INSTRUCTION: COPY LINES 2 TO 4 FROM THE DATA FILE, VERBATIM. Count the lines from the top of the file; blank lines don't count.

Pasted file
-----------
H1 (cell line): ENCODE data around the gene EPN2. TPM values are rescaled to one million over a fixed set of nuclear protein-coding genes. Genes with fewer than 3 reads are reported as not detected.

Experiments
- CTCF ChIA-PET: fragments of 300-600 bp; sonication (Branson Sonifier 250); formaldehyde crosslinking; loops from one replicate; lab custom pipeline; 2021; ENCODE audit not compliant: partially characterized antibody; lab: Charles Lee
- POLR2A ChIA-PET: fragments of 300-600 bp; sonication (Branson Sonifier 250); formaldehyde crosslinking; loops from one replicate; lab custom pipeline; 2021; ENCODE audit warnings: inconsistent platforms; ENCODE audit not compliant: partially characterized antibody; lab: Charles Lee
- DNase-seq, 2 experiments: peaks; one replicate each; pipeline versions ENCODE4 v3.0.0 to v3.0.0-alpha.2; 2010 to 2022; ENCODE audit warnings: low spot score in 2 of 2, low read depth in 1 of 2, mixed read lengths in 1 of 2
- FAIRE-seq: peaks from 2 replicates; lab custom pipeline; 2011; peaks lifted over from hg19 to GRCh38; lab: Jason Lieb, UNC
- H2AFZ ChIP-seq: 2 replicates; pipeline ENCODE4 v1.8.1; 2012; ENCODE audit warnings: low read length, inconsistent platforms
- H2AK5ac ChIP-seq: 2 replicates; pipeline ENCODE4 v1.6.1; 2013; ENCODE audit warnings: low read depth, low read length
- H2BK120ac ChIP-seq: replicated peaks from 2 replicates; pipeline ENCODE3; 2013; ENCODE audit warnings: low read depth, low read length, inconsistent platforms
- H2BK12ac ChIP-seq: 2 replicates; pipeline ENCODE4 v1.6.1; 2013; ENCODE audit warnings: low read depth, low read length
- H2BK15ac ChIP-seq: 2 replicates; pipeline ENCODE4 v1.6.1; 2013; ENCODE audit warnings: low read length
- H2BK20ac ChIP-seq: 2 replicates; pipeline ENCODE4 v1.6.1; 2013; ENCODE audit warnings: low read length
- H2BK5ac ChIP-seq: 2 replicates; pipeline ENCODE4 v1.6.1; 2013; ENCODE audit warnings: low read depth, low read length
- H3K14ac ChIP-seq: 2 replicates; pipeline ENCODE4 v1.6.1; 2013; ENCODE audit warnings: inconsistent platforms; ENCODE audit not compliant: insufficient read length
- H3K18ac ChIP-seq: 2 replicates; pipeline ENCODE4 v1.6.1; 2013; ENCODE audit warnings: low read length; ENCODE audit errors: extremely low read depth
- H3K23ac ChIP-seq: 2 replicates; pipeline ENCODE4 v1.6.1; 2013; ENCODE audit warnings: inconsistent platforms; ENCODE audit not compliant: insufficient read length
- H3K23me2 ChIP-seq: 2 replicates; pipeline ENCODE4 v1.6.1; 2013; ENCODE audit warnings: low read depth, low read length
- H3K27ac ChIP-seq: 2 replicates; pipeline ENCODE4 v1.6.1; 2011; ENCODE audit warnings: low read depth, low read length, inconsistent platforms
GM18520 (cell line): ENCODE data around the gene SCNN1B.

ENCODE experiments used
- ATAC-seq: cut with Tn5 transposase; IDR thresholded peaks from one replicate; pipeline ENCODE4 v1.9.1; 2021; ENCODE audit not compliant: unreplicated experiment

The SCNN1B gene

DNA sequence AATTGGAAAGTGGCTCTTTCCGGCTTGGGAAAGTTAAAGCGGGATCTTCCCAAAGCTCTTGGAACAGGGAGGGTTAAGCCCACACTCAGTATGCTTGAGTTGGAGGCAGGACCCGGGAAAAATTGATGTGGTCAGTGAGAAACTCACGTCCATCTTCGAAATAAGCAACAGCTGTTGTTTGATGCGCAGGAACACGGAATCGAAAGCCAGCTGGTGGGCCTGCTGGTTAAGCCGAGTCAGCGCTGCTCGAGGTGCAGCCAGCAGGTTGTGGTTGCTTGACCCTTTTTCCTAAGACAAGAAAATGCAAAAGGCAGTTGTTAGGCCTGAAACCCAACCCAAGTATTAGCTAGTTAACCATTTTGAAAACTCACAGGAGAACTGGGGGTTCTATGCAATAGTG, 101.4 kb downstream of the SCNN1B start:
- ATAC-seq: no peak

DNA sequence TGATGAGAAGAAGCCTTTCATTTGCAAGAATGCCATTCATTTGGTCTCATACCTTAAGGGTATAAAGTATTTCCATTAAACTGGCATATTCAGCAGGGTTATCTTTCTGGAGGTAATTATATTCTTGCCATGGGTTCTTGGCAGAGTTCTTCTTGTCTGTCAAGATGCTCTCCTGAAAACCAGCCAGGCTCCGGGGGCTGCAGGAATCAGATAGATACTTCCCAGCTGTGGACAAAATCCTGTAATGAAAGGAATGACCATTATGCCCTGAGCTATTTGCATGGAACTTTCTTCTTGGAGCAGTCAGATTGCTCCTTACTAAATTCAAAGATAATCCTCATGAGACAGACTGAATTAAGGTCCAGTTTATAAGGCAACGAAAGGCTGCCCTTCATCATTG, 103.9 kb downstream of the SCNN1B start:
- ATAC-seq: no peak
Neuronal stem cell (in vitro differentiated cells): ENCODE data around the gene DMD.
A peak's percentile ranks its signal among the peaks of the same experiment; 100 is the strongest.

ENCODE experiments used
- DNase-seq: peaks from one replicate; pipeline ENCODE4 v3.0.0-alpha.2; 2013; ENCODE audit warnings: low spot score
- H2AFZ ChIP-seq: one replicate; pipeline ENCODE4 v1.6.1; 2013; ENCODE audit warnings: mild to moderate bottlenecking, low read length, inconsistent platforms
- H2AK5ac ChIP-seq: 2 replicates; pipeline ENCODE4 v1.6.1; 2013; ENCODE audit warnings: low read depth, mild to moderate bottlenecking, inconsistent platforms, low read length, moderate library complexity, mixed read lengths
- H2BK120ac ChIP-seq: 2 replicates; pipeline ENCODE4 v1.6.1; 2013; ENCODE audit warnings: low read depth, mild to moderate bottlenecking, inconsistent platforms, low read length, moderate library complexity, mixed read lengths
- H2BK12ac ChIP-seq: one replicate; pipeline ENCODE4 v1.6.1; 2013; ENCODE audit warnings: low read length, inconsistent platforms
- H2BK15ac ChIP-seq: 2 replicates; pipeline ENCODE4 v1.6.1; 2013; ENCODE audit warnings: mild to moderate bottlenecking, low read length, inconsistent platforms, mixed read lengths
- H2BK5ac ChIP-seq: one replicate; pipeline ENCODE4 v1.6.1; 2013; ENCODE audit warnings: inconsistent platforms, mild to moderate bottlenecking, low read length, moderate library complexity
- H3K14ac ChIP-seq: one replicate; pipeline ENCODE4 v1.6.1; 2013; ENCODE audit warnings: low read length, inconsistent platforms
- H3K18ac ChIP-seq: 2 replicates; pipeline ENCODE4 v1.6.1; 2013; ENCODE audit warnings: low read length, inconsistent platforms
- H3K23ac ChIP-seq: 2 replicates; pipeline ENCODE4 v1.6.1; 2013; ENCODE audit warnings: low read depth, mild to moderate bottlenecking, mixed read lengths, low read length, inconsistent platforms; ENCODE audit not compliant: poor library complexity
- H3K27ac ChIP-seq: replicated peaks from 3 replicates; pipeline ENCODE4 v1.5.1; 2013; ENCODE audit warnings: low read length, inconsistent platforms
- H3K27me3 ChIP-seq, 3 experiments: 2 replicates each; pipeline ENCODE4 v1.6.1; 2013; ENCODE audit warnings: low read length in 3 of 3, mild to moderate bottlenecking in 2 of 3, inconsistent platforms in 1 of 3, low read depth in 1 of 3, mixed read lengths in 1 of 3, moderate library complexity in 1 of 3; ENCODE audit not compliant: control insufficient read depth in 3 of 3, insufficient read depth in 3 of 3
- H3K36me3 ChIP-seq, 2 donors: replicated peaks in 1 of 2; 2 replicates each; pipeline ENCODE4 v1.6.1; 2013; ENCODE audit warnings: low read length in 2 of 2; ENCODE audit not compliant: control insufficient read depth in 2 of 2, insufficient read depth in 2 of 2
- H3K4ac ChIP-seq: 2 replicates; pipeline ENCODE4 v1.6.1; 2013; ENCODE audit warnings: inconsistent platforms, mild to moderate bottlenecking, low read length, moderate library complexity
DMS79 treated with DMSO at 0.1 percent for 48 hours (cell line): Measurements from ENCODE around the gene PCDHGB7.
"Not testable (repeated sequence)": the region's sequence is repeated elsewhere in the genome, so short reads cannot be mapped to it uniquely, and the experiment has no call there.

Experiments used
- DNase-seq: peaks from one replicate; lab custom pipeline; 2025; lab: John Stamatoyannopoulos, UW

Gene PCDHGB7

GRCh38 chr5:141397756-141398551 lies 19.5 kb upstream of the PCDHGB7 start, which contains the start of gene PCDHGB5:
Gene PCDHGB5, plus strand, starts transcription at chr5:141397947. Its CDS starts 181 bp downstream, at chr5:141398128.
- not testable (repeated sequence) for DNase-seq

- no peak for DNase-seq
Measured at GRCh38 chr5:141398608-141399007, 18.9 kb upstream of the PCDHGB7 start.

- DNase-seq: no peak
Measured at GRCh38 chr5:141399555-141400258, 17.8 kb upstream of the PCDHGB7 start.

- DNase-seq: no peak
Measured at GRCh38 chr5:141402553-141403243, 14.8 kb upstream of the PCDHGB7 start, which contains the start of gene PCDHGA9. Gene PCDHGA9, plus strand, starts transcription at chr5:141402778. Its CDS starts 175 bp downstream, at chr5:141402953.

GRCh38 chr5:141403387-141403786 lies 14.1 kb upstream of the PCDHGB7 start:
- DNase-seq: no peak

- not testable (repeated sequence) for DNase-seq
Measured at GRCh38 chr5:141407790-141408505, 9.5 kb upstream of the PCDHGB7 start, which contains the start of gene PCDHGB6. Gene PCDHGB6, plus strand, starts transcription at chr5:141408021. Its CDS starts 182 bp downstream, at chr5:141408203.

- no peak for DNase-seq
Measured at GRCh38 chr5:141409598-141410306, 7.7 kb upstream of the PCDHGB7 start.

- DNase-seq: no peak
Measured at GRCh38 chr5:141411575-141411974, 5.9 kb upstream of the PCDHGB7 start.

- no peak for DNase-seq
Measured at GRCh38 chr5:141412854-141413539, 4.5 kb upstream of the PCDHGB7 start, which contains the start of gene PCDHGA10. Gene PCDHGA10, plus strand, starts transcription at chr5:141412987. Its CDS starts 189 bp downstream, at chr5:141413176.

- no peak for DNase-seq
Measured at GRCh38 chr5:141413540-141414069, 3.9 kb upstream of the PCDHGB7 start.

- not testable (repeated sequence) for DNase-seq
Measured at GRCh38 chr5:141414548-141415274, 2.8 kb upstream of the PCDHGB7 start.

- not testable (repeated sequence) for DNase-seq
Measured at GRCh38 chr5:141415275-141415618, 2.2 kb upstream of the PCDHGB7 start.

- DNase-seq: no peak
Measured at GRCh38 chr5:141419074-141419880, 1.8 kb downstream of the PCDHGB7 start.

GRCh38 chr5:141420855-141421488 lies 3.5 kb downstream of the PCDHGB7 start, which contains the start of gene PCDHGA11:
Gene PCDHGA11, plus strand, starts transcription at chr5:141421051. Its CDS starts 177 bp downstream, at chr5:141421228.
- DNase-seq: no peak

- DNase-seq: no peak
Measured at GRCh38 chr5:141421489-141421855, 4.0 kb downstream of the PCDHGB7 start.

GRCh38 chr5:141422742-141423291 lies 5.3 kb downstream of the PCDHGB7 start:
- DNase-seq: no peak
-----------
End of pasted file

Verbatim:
Experiments
- CTCF ChIA-PET: fragments of 300-600 bp; sonication (Branson Sonifier 250); formaldehyde crosslinking; loops from one replicate; lab custom pipeline; 2021; ENCODE audit not compliant: partially characterized antibody; lab: Charles Lee
- POLR2A ChIA-PET: fragments of 300-600 bp; sonication (Branson Sonifier 250); formaldehyde crosslinking; loops from one replicate; lab custom pipeline; 2021; ENCODE audit warnings: inconsistent platforms; ENCODE audit not compliant: partially characterized antibody; lab: Charles Lee